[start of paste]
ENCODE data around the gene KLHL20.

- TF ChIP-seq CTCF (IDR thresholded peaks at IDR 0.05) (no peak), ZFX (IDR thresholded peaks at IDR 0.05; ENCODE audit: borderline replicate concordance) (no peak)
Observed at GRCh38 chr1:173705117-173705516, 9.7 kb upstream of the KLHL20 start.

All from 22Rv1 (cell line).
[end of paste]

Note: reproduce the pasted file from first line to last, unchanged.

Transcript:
ENCODE data around the gene KLHL20.

- TF ChIP-seq CTCF (IDR thresholded peaks at IDR 0.05) (no peak), ZFX (IDR thresholded peaks at IDR 0.05; ENCODE audit: borderline replicate concordance) (no peak)
Observed at GRCh38 chr1:173705117-173705516, 9.7 kb upstream of the KLHL20 start.

All from 22Rv1 (cell line).